For years, custom car enthusiasts were painting their frames, suspension components, headers, and exhausts with everyday automotive paints, only to discover after limited miles the framerails and upper and lower control arms were chipped and pitted from road shrapnel. And how about those chromed headers that turned gold and blue from the intense heat of the hot exhaust gasses? That was then, this is now.

Let's come out of the dark ages of coatings. Today's aerospace powder-applied coatings and ceramic thermal coatings can cure all of those problems.

Powdercoating:
This type of dry surface coating is applied as a free-flowing dry powder. The main difference between a liquid paint and a powdercoating is that powdercoating does not require a "solvent" to keep the binder and filler particles in a liquid suspension form. The powder is applied through a static-charged air gun or wand, which gives the powder particles a positive charge. The powder is then transformed from a powder into a melted coating by the heat of a curing oven. When it's cured, it creates a hard finish that is tougher and more durable than conventional paint.

Surface Preparation:
Removal of oil, soil, lubrication, greases, metal oxides, welding scales, and so on is essential to create a pure metallic surface. This can be done by a variety of chemical or mechanical methods. The most common surface preparation is media blasting, or abrasive blasting, which provides surface texturing, etching, finishing, and degreasing from materials made of wood, plastic, glass, aluminum oxide, silicon-carbide grit, and sand-blasting media.

Powder Application:
The powder is dispersed through a pneumatic gun that uses filtered, compressed dry air that is delivered at 20-30 psi. The compressed air is merged with the powder, which causes it to flow through the inner teflon barrel, thereby producing an electro-positive charge that attacks the powder particles, which are dispersed out of the gun barrel. The part being coated is grounded, so the positive-charged powder particles are attracted statically clinging on and around the parts surface. When the part is covered with a uniform powdercoating, the ground cable is disconnected from the part. The powder-coated part is then put into a curing oven for a certain period of time, at a certain temperature, which causes the powder to melt and flow-out.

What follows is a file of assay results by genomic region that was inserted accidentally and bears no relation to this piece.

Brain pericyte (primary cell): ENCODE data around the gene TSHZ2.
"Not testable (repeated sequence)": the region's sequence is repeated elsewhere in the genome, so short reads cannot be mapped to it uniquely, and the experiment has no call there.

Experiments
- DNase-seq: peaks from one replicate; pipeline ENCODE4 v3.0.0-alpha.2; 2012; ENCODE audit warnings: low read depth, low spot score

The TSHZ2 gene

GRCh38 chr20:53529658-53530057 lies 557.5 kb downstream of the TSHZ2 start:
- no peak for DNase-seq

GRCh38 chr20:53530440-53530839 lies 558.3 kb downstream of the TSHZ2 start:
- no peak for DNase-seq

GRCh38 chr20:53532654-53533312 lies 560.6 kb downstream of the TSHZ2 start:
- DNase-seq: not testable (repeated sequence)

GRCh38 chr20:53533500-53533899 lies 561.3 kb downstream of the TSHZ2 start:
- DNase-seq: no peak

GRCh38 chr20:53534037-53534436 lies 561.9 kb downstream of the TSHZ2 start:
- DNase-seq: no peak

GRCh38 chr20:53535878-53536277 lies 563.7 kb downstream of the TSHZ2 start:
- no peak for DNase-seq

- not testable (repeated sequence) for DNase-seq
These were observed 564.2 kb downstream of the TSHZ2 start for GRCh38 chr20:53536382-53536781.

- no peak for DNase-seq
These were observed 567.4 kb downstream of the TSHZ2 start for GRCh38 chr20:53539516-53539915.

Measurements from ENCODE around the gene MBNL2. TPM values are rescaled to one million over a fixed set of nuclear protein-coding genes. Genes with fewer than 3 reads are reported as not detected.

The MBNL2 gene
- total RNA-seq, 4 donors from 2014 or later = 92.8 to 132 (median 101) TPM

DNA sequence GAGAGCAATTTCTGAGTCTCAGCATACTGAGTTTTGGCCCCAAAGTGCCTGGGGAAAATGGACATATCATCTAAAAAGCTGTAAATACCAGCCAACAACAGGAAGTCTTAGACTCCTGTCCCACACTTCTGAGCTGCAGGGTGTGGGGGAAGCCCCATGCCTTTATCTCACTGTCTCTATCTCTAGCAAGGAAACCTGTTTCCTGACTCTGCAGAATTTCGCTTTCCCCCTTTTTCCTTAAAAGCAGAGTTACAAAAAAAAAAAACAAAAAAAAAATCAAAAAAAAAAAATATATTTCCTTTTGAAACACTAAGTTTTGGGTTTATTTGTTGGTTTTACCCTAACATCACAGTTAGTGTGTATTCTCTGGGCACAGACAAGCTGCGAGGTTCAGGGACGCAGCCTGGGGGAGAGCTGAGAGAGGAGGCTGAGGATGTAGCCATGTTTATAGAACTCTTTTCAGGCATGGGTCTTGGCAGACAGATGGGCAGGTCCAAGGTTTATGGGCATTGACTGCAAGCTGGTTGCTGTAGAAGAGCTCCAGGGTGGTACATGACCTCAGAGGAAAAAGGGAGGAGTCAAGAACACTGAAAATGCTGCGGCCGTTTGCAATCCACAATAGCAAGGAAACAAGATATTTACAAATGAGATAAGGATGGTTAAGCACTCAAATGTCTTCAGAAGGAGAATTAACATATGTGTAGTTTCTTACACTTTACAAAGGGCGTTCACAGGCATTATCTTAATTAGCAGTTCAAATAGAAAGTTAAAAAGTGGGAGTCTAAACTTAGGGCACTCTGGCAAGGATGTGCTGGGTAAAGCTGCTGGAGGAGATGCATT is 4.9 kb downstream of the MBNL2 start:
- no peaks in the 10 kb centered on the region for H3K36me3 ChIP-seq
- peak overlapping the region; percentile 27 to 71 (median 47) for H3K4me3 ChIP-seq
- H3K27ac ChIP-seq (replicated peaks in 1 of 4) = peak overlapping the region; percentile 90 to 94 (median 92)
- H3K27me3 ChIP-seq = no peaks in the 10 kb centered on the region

Curing:
When the powder is exposed to elevated temperatures, it begins to melt, flow-out, and then chemically reacts to form a higher molecular polymer-like coating. This cure is called cross-linking, which requires a certain degree of temperature for a certain length of time in order to reach full cure and establish the full film properties for which the material was designed.

Powdercoating Advantages Over Conventional Liquid Paints:
*Powdercoatings can produce much thicker coatings than conventional liquid coatings, without running or sagging.
*Powdercoating overspray can be recycled achieving nearly 100-percent use of the coating.
*A powdercoated surface is more durable than conventional paint.
*Powdercoating production lines produce less hazard-ous waste than conventional liquid coatings.
*Powdercoated parts generally have fewer appearance differences between horizontally coated surfaces and vertically coated surfaces than liquid-coated parts.
*A wide range of special effects is easily accomplished.

Black Gold, a '57 Chevy pickup project buildup of Truckin', was trailered to Media Resurfacing Systems in Huntington Beach, California, where it was media blasted using aluminum oxide. It was then sent over to Specialized Coatings, which is also in Huntington Beach, to be powdercoated. The frame was rolled into the powdercoating booth were it was grounded with a clip wire. The DuPont Red Baron powdercoat was poured into the hopper. Martin Quezada used a Nordson Sure Coat tribo-electric gun to disperse the charged powder that statically clung to the frames tubular surface. After a thorough examination of the coating, it was rolled into a curing oven for 15 minutes for a primer cure. This caused the first coat to partially melt. The frame was then removed from the curing oven. It was once again grounded and given another DuPont Red Baron powdercoat, which would flow-out smoother and cure to a high-gloss finish. Take a look at these photos to get your frame, exhaust, or suspension part protected and looking good.

From The Driver Seat:
After the frame was rolled out of the curing oven, we were all amazed at the glistening, flawless finish. For added good looks and durable protection, it's hard to beat the powdercoating process.

PARTS USED:
Tubular frame, powdercoated DuPont Red Baron: $700
Headers and exhaust system, standard ceramic coating: $600
Custom gold/titanium exhaust system: $1,000
TOTAL: $2,300

The Players:
*Frame powdercoat painter: Martin Quezada
*Exhaust ceramic painter: Norberto Cabrerra
*Kelly Inman
*Keith Crecellus
*Lee Crecellus
*Larry Crecellus
*Rob Crecellus
*Hugh Randolph

SOURCE
Dupont Powdercoatings
www.dupont.com
Nordson Powdercoating
www.nordson.com
Nic industries Inc.
www.nicindustries.com
Specialized Powder Coatings
5862 Research Dr., Dept. CT
Huntington Beach
CA  92649
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